FIG. 4 shows another feature of an example muffler assembly 14. In this example, the muffler assembly 14 includes two resilient mounts 22 near opposite ends of the first body 16. The example resilient mounts 22 allow an adequate flow passage 20, reliably support the first body 16 and minimize any transfer of energy between the first body 16 and the outer housing 24 for isolating the latter from vibrations of the first body 16.

The disclosed examples provide improved sound performance in part, because they reduce vibration and radiated sound.

The preceding description is exemplary rather than limiting in nature. Variations and modification to the disclosed examples may become apparent to those skilled in the art that do not necessarily depart from the essence of this invention. The scope of legal protection given to this invention can only be determined by studying the following claims.

Patent Citations
Cited PatentFiling datePublication dateApplicantTitle
US2110395 *May 4, 1936Mar 8, 1938Fluor CorpAir cooled muffler
US2483007 *Mar 5, 1946Sep 27, 1949Newport Steel CorpRefrigerating apparatus
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Non-Patent Citations
Reference
1International Preliminary Report on Patentability for International application No. PCT/US2005/028258 mailed February 21, 2008.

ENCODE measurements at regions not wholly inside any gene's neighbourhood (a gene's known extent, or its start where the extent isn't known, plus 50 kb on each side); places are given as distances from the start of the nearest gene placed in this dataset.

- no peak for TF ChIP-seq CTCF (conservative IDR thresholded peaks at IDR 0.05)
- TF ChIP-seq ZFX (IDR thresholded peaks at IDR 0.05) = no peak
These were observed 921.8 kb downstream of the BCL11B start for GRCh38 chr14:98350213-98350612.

2International Search Report and Written Opinion of the International Searching Authority for International application No. PCT/US05/28258 mailed Mar. 9, 2006.
Referenced by
Citing PatentFiling datePublication dateApplicantTitle
US9169893 *Mar 15, 2013Oct 27, 2015Susan Joyce WilliamsonVibration damper
US20130243526 *Mar 15, 2013Sep 19, 2013Susan Joyce WilliamsonVibration Damper
Classifications
U.S. Classification181/247, 181/230, 267/141, 417/363, 181/262, 180/89.2, 180/296, 181/283, 417/902, 267/153, 181/257, 181/403, 248/60
International ClassificationF01N1/14, F04B17/00, B60K13/04, F16L3/00, F01N1/08, F16F7/00, F01N1/24, F01N1/00, F16F1/36
Cooperative ClassificationF16L55/035, F16F15/08, F01N13/1822, Y10S181/403, Y10S417/902
European ClassificationF01N13/18B1F, F16L55/035, F16F15/08
Legal Events
DateCodeEventDescription
Jan 17, 2008ASAssignment
Owner name: CARRIER CORPORATION, CONNECTICUT
Free format text: ASSIGNMENT OF ASSIGNORS INTEREST;ASSIGNOR:JACOBS, JOHN J.;REEL/FRAME:020375/0307
Effective date: 20050629
Mar 5, 2014FPAYFee payment
Year of fee payment: 4